How Does the SSL Certificate Create a Secure Connection?
When a browser attempts to access a website that is secured by SSL, the browser and the web server establish an SSL connection using a process called an “SSL Handshake” (see diagram below). Note that the SSL Handshake is invisible to the user and happens instantaneously.
Essentially, three keys are used to set up the SSL connection: the public, private, and session keys. Anything encrypted with the public key can only be decrypted with the private key and vice versa.
Because encrypting and decrypting with private and public key takes a lot of processing power, they are only used during the SSL Handshake to create a symmetric session key. After the secure connection is made, the session key is used to encrypt all transmitted data.
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- The browser connects to a web server (website) secured with SSL (https). Browser requests that the server identify itself.
- The server sends a copy of its SSL Certificate, including the server’s public key.
- Browser checks the certificate root against a list of trusted CAs and that the certificate is unexpired, unrevoked, and that its common name is valid for the website that it is connecting to. If the browser trusts the certificate, it creates, encrypts, and sends back a symmetric session key using the server’s public key.
- The server decrypts the symmetric session key using its private key and sends back an acknowledgement encrypted with the session key to start the encrypted session.
- Server and Browser now encrypt all transmitted data with the session key.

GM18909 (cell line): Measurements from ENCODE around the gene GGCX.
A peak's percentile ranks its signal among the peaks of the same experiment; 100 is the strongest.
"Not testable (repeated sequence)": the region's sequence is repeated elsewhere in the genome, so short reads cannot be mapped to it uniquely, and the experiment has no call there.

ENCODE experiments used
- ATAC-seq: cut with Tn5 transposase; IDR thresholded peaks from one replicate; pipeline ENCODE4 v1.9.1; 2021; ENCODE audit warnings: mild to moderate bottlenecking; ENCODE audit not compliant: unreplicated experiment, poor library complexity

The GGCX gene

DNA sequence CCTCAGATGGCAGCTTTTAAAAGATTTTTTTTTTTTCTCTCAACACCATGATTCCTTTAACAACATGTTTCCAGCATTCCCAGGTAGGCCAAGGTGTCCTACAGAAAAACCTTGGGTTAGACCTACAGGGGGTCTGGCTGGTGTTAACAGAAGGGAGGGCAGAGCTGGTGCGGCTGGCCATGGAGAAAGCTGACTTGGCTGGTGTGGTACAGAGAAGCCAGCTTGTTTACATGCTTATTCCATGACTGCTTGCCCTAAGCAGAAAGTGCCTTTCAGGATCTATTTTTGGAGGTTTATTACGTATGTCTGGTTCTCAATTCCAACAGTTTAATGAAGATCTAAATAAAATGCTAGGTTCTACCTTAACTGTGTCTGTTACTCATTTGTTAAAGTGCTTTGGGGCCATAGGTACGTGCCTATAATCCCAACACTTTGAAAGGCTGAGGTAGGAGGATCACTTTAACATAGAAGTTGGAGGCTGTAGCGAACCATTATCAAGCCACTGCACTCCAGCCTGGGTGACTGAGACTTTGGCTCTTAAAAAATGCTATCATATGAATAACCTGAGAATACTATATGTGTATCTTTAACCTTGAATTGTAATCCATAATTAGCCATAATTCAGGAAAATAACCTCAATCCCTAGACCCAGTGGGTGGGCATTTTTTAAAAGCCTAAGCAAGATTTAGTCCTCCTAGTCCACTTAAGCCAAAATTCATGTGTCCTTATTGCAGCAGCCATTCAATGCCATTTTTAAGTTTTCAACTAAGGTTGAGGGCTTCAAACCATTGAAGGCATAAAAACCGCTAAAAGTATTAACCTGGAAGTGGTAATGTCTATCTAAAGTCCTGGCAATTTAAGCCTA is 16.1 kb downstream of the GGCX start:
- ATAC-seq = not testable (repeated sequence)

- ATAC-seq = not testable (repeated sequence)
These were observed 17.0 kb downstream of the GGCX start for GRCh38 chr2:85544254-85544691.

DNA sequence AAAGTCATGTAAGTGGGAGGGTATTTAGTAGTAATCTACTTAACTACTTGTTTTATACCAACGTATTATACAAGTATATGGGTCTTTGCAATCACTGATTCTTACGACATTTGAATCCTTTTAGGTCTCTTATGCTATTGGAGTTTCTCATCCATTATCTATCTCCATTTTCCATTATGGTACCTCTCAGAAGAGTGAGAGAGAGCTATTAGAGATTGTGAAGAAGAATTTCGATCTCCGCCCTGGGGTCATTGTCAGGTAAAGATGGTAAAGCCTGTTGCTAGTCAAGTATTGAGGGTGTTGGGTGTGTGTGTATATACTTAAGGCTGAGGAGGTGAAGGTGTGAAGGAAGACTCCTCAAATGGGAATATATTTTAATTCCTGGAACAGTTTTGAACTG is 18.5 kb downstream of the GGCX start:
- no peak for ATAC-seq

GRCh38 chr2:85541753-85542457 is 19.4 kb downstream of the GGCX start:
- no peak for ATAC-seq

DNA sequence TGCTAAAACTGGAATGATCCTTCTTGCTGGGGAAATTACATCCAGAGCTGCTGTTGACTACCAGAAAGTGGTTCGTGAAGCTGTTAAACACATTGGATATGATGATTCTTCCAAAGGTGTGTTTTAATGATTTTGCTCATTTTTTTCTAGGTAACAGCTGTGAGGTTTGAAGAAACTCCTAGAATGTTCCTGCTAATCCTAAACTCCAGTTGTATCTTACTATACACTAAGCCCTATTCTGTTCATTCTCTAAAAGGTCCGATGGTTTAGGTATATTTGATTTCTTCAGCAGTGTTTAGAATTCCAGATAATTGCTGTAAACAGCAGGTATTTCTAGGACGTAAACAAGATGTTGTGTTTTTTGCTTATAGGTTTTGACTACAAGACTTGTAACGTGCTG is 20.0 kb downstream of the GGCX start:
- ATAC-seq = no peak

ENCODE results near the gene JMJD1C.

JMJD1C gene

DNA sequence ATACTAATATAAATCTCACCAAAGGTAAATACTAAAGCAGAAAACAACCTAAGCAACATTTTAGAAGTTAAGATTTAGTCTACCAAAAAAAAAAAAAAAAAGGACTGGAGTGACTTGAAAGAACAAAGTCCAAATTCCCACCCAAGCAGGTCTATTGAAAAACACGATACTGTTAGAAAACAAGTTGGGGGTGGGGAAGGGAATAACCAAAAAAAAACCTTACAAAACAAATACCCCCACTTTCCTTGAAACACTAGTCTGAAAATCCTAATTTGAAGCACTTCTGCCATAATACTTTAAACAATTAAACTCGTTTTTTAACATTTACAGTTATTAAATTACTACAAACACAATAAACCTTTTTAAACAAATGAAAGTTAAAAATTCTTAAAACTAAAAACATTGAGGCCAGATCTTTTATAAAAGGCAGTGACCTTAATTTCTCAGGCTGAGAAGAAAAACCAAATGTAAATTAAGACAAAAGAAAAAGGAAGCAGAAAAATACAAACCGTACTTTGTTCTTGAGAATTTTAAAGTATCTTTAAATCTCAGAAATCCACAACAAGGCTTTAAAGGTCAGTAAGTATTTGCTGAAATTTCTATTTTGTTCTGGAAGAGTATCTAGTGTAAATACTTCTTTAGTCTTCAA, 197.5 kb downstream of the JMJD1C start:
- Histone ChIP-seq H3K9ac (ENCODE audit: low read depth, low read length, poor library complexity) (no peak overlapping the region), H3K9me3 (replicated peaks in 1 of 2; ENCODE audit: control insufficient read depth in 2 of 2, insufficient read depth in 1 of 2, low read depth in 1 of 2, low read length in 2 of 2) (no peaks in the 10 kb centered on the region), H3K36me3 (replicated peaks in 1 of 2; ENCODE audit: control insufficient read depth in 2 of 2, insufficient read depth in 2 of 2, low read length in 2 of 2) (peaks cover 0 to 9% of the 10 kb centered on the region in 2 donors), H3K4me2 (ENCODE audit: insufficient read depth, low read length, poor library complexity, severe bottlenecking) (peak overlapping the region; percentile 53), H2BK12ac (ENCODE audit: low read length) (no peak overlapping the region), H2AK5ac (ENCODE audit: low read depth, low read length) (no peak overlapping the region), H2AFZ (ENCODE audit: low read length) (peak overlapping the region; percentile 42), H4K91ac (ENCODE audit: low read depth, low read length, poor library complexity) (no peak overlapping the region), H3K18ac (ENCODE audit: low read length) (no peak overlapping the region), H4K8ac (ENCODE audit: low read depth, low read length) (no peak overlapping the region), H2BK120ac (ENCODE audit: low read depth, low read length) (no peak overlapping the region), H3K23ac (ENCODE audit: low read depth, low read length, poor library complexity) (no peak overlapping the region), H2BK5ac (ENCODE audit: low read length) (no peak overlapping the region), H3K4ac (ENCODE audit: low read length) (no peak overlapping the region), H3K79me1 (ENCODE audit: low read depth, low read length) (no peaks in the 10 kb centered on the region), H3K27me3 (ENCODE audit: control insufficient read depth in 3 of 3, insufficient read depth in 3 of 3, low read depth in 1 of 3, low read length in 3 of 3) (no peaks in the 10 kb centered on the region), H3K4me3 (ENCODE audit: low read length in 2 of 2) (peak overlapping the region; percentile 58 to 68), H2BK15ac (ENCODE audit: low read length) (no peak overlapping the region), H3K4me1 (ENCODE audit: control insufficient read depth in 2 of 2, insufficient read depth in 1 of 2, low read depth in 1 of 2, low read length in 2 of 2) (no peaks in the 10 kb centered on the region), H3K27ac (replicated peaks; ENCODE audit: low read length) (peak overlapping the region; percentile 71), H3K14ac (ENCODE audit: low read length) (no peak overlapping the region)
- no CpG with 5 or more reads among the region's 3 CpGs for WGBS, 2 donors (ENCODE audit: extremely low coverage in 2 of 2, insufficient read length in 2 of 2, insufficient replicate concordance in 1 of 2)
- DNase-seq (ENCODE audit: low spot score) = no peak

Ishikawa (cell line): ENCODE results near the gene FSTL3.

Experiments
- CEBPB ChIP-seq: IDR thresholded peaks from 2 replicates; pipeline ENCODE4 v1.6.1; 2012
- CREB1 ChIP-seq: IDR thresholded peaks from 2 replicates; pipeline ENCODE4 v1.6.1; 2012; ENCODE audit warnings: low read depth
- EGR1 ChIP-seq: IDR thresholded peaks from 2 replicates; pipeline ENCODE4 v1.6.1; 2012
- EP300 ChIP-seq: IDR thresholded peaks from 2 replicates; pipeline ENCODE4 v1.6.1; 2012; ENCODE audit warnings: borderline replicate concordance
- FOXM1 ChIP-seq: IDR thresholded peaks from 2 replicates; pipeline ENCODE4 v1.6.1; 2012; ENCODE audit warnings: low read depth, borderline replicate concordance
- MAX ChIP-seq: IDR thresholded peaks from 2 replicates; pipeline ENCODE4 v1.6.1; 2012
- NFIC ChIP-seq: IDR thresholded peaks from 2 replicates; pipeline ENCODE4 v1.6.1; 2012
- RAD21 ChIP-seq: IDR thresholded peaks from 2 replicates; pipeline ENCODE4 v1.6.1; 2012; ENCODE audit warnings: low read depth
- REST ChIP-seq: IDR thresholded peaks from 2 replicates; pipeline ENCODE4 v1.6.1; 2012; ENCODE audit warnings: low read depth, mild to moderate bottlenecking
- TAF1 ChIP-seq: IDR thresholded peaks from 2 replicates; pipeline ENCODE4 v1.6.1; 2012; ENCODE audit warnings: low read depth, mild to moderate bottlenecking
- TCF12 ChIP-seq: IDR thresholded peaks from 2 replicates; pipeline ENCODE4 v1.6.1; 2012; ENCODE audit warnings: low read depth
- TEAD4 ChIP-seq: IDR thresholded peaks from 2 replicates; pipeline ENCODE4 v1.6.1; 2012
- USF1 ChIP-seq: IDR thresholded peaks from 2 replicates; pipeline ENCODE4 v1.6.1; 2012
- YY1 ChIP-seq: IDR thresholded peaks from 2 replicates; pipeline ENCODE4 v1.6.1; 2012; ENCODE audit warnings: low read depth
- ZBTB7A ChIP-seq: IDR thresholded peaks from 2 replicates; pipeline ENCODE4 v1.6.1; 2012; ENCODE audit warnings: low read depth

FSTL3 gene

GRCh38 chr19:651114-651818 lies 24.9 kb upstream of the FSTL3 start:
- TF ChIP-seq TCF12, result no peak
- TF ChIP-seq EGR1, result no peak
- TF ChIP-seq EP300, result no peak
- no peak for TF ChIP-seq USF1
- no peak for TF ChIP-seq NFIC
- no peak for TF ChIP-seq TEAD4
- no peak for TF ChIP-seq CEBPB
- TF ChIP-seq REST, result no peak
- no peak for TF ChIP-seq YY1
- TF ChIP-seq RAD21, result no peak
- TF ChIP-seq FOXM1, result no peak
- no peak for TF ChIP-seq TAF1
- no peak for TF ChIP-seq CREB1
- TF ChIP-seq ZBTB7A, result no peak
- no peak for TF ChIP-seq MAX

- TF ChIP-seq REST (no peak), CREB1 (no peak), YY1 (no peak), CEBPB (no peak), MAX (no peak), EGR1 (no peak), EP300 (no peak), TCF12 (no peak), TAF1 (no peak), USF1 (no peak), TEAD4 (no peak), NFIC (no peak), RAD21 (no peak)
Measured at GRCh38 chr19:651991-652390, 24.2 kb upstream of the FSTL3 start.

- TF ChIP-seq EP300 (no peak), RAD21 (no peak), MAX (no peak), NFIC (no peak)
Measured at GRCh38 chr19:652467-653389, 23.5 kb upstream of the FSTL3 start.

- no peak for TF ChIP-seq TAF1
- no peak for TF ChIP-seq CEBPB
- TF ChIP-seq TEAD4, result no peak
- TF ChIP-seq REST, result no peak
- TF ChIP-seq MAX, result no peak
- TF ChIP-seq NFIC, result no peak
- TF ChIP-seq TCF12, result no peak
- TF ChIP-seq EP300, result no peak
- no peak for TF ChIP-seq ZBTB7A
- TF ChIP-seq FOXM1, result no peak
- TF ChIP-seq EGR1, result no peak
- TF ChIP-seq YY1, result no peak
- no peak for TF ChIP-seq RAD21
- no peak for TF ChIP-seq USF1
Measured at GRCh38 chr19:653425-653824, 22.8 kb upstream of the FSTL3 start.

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Why can you trust Google.com by trusting GeoTrust?
A website wants to communicate with you securely. In order to prove its identity and make sure that it is not an attacker, you must have the server’s public key. However, you can hardly store all keys from all websites on earth, the database would be huge and updates would have to run every hour!
The solution to this is Certificate Authorities, or CA for short. When you installed your operating system or browser, a list of trusted CAs probably came with it. This list can be modified at will; you can remove whom you don’t trust, add others, or even make your own CA (though you will be the only one trusting this CA, so it’s not much use for public website). In this CA list, the CA’s public key is also stored.
When Google’s server sends you its certificate, it also mentions it is signed by GeoTrust. If you trust GeoTrust, you can verify (using GeoTrust’s public key) that GeoTrust really did sign the server’s certificate. To sign a certificate yourself, you need the private key, which is only known to GeoTrust. This way an attacker cannot sign a certificate himself and incorrectly claim to be Google.com. When the certificate has been modified by even one bit, the sign will be incorrect and the client will reject it.
So if I know the public key, the server can prove its identity?
Yes. Typically, the public key encrypts and the private key decrypts. Encrypt a message with the server’s public key, send it, and if the server can repeat back the original message, it just proved that it got the private key without revealing the key.